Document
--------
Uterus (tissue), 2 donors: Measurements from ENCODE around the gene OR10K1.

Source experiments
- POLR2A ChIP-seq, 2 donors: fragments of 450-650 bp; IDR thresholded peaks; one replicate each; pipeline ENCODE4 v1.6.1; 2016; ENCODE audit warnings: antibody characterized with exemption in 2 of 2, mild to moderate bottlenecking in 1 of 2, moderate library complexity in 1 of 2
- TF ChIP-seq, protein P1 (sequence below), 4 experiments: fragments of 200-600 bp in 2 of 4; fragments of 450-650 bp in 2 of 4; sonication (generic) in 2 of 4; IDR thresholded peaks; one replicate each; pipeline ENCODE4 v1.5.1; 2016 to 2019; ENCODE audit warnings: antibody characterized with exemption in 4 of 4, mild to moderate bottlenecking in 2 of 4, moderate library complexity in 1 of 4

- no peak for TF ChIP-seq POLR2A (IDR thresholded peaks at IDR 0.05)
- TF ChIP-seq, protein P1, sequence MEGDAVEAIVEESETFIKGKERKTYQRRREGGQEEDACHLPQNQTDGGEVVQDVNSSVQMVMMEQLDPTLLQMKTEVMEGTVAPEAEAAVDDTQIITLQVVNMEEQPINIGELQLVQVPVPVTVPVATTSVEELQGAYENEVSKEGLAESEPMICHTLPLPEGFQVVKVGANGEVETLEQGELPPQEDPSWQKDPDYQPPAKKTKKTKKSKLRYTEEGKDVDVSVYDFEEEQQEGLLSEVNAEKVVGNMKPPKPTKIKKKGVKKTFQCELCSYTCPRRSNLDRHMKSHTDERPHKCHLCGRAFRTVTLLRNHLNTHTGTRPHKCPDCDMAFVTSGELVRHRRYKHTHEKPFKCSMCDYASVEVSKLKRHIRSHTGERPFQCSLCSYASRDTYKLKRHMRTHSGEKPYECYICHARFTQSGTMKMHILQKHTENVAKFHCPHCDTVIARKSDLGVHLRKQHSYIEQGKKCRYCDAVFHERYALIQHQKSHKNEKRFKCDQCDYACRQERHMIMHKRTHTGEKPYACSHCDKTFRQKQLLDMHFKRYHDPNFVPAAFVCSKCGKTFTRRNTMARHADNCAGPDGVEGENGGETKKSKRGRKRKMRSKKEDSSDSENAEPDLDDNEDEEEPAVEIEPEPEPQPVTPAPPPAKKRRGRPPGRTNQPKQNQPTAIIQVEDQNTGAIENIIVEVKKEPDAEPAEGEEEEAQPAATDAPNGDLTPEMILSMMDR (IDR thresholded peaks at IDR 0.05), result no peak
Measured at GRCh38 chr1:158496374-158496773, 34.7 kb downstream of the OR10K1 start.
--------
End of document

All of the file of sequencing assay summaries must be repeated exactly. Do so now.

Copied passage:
Uterus (tissue), 2 donors: Measurements from ENCODE around the gene OR10K1.

Source experiments
- POLR2A ChIP-seq, 2 donors: fragments of 450-650 bp; IDR thresholded peaks; one replicate each; pipeline ENCODE4 v1.6.1; 2016; ENCODE audit warnings: antibody characterized with exemption in 2 of 2, mild to moderate bottlenecking in 1 of 2, moderate library complexity in 1 of 2
- TF ChIP-seq, protein P1 (sequence below), 4 experiments: fragments of 200-600 bp in 2 of 4; fragments of 450-650 bp in 2 of 4; sonication (generic) in 2 of 4; IDR thresholded peaks; one replicate each; pipeline ENCODE4 v1.5.1; 2016 to 2019; ENCODE audit warnings: antibody characterized with exemption in 4 of 4, mild to moderate bottlenecking in 2 of 4, moderate library complexity in 1 of 4

- no peak for TF ChIP-seq POLR2A (IDR thresholded peaks at IDR 0.05)
- TF ChIP-seq, protein P1, sequence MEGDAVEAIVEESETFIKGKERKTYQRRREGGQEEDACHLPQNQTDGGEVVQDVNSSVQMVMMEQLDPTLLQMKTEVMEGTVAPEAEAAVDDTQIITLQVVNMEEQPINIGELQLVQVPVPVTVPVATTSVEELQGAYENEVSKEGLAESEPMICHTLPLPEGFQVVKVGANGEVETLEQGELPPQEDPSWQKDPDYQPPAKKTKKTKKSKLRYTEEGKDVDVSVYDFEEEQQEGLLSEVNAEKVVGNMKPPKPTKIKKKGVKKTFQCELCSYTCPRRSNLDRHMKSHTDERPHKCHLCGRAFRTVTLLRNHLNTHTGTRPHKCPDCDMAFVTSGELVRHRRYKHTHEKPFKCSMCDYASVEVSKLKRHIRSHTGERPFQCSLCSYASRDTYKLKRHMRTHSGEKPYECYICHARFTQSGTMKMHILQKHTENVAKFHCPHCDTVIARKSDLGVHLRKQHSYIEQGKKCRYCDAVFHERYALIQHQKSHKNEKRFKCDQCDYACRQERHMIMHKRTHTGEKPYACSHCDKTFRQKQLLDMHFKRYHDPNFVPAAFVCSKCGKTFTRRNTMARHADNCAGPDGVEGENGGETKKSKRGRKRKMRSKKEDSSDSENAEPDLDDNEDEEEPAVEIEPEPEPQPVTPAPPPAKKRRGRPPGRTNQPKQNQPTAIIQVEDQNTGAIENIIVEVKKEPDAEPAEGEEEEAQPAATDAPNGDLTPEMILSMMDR (IDR thresholded peaks at IDR 0.05), result no peak
Measured at GRCh38 chr1:158496374-158496773, 34.7 kb downstream of the OR10K1 start.